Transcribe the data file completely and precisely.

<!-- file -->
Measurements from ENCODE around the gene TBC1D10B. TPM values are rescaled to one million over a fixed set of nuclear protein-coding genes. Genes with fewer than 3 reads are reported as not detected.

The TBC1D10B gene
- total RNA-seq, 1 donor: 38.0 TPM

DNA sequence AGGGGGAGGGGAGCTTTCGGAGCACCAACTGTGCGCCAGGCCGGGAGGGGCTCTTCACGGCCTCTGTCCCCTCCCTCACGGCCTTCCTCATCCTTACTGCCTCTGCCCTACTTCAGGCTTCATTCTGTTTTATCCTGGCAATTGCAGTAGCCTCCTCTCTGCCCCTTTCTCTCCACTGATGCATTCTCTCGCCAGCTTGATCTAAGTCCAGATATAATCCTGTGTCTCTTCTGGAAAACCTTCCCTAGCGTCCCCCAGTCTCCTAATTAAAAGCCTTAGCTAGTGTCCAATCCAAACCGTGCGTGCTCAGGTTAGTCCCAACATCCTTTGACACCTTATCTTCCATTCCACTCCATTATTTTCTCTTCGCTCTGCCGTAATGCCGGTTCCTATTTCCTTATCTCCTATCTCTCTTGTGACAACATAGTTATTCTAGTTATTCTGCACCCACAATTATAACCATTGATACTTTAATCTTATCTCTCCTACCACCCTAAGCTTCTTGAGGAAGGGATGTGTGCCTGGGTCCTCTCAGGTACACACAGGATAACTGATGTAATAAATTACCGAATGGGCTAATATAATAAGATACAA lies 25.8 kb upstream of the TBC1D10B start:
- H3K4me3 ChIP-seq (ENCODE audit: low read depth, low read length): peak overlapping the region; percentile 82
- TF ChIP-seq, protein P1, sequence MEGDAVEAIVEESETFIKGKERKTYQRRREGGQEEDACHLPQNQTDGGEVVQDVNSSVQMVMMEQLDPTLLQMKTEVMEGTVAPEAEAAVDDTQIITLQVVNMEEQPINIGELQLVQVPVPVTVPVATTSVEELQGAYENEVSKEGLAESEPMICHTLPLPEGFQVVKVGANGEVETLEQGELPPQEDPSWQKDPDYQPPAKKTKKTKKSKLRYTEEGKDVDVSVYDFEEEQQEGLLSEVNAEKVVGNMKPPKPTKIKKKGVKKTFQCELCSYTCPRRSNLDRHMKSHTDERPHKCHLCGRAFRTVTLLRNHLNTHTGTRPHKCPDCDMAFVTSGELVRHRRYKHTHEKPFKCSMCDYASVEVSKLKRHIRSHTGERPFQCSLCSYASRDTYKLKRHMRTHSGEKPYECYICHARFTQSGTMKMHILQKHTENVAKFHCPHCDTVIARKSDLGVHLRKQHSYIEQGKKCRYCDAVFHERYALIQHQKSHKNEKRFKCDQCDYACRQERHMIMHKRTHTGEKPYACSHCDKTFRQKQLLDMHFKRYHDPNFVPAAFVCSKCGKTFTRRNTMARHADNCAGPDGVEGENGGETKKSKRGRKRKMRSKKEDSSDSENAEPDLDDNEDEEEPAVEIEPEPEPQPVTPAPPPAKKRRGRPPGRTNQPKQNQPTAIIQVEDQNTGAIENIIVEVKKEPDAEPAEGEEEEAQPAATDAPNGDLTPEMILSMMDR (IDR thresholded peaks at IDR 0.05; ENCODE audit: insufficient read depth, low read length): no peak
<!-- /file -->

Measurements from ENCODE around the gene TBC1D10B. TPM values are rescaled to one million over a fixed set of nuclear protein-coding genes. Genes with fewer than 3 reads are reported as not detected.

The TBC1D10B gene
- total RNA-seq, 1 donor: 38.0 TPM

DNA sequence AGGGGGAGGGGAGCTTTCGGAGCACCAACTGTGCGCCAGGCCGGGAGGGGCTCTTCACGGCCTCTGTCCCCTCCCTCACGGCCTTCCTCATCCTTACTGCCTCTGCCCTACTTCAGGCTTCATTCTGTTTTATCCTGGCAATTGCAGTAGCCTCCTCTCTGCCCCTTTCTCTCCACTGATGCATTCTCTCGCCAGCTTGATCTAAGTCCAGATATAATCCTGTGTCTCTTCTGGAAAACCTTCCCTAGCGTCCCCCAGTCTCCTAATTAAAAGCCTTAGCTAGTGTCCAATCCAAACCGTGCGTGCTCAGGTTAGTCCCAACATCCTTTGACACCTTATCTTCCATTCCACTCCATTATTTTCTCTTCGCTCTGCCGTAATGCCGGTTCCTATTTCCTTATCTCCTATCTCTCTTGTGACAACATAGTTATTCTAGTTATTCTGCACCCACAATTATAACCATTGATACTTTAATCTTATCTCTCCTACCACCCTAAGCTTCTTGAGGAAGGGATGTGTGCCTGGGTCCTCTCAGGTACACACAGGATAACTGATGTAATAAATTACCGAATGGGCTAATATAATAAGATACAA lies 25.8 kb upstream of the TBC1D10B start:
- H3K4me3 ChIP-seq (ENCODE audit: low read depth, low read length): peak overlapping the region; percentile 82
- TF ChIP-seq, protein P1, sequence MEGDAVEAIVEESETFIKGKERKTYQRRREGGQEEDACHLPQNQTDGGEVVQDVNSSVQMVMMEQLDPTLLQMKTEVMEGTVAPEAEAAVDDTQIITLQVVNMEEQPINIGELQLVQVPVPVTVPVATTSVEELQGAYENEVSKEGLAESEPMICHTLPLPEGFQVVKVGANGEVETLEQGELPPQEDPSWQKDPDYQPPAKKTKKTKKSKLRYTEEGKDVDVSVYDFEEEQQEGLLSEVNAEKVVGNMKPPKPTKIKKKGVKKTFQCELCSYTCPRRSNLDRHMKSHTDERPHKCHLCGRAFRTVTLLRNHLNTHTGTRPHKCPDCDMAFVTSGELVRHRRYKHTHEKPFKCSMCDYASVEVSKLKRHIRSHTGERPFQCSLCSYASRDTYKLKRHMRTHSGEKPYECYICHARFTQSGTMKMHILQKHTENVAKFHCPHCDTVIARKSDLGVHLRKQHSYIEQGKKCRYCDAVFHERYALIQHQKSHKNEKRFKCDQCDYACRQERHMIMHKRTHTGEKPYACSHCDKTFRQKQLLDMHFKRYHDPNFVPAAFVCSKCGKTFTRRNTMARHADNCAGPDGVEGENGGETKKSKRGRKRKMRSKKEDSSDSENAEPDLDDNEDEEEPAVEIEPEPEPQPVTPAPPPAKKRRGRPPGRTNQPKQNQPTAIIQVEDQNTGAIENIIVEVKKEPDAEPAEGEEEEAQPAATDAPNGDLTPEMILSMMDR (IDR thresholded peaks at IDR 0.05; ENCODE audit: insufficient read depth, low read length): no peak